Addressing the workforce crisis

Monty Sullivan, president of the Louisiana Community and Technical College System, testifies Wednesday before the House Education and the Workforce Committee. (Photo: Screenshot from streamed event)

Fewer Americans are in the workforce because they can’t access the education and training needed for many of those jobs, according to the president of the Louisiana Community and Technical College System (LCTCS).

Speaking at the first House Education and the Workforce Committee hearing of the year — which looked at myriad K-12 and postsecondary issues over more than three hours on Wednesday — Monty Sullivan said the skills requirements for available and emerging jobs in the U.S. continues to grow and change. But potential workers are struggling to acquire those skills through education and training.

“There are far too many people on the sidelines” rather than participating in the economy, Sullivan said, pointing to a labor force participation rate that has steadily dropped over the decades to 62.4% last month.

Many prospective learners want access to quality, short-term programs to get the jobs they seek, Sullivan said. While enrollment is down in credit-enrolled programs at most Louisiana community and technical colleges, “students are showing up at our doorsteps in long lines because they want to participate in short-term, non-credit programs,” he said.

Workforce Pell as a first step

Sullivan recommended expanding the Pell Grant program to cover qualifying short-term workforce programs. He said it is the “single most important step Congress can take” to address the nation’s skill shortage.

“Students need the shortest and least expensive pathways to employment with opportunities for advancement throughout their lives,” Sullivan said.

Students who complete short-term workforce programs earn more than the initial earnings of students in traditional credit programs that are Pell-eligible, Sullivan noted.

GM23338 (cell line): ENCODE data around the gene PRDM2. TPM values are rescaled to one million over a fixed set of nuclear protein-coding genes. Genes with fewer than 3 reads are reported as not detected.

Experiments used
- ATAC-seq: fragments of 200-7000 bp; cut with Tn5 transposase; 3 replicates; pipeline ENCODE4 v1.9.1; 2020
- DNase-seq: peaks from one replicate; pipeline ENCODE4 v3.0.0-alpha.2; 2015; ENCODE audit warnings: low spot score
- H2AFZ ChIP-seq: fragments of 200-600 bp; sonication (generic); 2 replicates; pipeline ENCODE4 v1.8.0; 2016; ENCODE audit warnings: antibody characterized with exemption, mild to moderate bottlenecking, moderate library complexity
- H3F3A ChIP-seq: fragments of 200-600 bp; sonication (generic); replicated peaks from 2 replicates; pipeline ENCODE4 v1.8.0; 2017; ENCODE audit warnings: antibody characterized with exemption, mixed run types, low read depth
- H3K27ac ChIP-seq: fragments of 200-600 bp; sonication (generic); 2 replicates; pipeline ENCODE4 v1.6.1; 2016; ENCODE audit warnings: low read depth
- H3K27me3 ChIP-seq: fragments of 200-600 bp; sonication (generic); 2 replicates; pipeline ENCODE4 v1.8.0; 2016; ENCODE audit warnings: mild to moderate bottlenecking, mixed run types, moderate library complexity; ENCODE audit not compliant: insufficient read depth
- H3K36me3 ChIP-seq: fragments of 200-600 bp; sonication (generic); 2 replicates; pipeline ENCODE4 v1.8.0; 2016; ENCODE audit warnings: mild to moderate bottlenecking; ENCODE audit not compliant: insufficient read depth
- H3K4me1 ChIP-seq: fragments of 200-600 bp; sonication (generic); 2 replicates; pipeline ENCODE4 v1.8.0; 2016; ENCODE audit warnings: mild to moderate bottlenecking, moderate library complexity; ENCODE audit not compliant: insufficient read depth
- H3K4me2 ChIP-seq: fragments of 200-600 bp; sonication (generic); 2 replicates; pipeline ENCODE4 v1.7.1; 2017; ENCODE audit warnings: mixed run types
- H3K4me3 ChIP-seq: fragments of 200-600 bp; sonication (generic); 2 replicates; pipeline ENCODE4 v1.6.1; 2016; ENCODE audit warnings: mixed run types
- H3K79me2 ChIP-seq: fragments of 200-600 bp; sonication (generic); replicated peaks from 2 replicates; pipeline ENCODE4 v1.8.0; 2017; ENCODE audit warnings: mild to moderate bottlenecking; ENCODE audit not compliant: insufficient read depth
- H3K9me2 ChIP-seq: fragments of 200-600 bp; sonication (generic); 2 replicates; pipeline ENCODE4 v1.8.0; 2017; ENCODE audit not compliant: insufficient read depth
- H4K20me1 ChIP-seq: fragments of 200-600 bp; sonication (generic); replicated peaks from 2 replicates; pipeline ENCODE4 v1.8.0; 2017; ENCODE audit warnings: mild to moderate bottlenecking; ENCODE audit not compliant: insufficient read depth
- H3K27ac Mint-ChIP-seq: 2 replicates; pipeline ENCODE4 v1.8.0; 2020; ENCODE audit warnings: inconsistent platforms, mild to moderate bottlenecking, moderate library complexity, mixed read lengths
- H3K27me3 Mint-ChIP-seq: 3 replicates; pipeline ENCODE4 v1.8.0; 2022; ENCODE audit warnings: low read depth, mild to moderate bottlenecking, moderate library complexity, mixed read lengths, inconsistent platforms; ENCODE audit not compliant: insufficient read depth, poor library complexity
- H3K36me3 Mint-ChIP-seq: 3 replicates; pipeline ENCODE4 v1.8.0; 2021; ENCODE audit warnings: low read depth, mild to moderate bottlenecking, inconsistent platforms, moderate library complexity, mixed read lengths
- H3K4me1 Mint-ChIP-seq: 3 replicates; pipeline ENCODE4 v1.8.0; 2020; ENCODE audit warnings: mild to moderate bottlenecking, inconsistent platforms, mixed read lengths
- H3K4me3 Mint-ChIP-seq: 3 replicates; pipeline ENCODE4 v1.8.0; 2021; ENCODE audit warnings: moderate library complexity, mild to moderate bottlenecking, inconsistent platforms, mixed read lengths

Workforce Pell is gaining bipartisan support in both congressional chambers. Leaders on House and Senate education and workforce committees this week emphasized the importance of trying to extend Pell in this session of Congress.

‘No wrong door’

Sullivan also said there must be a “no wrong door” approach to education and workforce to serve all students, whether they are new high school graduates or adult basic education students.

“There must be a clear path to an education and the American Dream for everyone,” he said.

Supports for adult learners are vital, Sullivan stressed. He noted that, while parents provide an example for their children, many parents in Louisiana don’t have a college education.

“Let’s give those parents an opportunity to get skilled and be an example,” he said.

Increasing flexibility

Another recommendation: update and improve the Workforce Innovation and Opportunity Act (WIOA).

The current WIOA system is stretched too thin, Sullivan said, meaning it’s not fully effective in providing workforce development skills. Sullivan said WIOA funds should be targeted toward providing workforce development through individual training accounts. He also recommended improved coordination with the Higher Education Act (HEA) and making changes that would strengthen the role of community colleges in the overall WIOA workforce development system.

House leaders have said they plan to work on reauthorizing WIOA and HEA in this Congress.

Wraparound supports

Colorado Gov. Jared Polis (D) also encouraged the expansion of WIOA, particularly to increase wraparound supports, such as childcare and transportation, for students of all ages.